Going through the IVF process can be tricky for same-sex couples: Who will supply the egg and sperm? Who will carry the baby? One couple in Texas found a way for both to take part.
Ashleigh and Bliss Coulter, a couple in North Texas, welcomed their son, Stetson, five months ago via IVF. “I wanted to be pregnant for so long and so bad,” Ashleigh told NBC 5. “I always wanted to have a child, I just didn’t want to carry the child,” Bliss said. “Obviously, us being two women, we were like, ‘How can we make this happen?'” Ashleigh said. “We felt like there has to be a way.”
The two ended up going to a fertility clinic that allowed them both to carry Stetson, and the process was similar to traditional IVF — with a twist. “Bliss went through the stimulation of her ovaries and the egg harvest,” her doctor, Kathy Doody, told NBC 5. Typically at this point in IVF, a woman’s eggs would be fertilized with sperm and placed in an incubator in a lab to grow for a few days until they were implanted in the woman’s uterus.
Bliss’s eggs were put not into incubators but into the chamber of a device called INVOcell and then inserted in Bliss’s vaginal cavity for five days. “She got the embryo off to an early start,” Doody explained. “The eggs fertilized in her body, and when they returned five days later, we removed the device and froze the embryos.”
Then, an embryo was transferred into Ashleigh’s body. “Almost like passing the baton, like it’s a relay race,” Doody said.
“[Bliss] got to carry him for five days and was a big part of the fertilization, and then I carried him for nine months,” Ashleigh said. “So that made it really special for the both of us — that we were both involved. She got to be a part of it, and I got to be a part of it.”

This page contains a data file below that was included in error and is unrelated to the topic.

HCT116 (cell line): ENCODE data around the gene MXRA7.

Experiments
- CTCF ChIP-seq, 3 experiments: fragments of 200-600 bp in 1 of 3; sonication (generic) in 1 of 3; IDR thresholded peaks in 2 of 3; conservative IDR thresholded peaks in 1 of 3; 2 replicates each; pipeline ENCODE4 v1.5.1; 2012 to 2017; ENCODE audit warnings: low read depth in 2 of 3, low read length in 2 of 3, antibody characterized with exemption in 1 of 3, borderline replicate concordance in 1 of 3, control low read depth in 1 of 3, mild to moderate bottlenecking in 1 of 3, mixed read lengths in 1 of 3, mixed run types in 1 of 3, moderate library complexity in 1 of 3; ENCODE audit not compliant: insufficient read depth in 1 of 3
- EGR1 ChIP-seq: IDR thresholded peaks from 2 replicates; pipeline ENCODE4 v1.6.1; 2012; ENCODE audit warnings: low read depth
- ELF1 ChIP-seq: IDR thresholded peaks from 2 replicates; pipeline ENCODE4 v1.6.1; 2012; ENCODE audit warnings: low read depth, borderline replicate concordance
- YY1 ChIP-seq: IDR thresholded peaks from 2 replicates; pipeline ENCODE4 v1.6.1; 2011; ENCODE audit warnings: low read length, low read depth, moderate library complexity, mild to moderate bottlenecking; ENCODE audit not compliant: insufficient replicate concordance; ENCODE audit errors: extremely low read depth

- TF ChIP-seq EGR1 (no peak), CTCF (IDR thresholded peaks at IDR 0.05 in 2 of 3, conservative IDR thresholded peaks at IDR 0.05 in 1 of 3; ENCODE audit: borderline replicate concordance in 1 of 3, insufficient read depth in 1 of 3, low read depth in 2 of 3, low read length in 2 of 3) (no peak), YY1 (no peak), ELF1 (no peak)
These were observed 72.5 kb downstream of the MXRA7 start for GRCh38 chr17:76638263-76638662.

The process is known as reciprocal effortless IVF, and it cost about $8,000, which is cheaper than traditional IVF, NBC 5 points out.
It seems unusual, but using one mom as a form of an incubator “might be better physiologically” than the standard method of IVF, Jessica Shepherd, MD, a minimally invasive gynecologist and founder of Her Viewpoint, tells Yahoo Lifestyle. Doctors need to put the developing embryo into a device temporarily, because it “needs to be contained in something,” Shepherd explains. “Then, when it’s time to retrieve it, doctors are able to find it easily.”
Just like more traditional forms of IVF, there are risks with reciprocal effortless IVF. “Any time you have a transfer, whether from a petri dish or from a device to the other uterus, there’s a risk the egg or embryo can be lost,” Shepherd says. The overall health of the moms matters here too, she says: “That can dictate how well the pregnancy does.”
Overall, though, Shepherd says this is a “viable option for couples to discuss if they both want to be a part of the process.”
Bliss and Ashleigh are believed to be the first same-sex couple to carry the same baby. However, a second same-sex couple went through the same procedure at the same clinic subsequently, and had a healthy baby in September.
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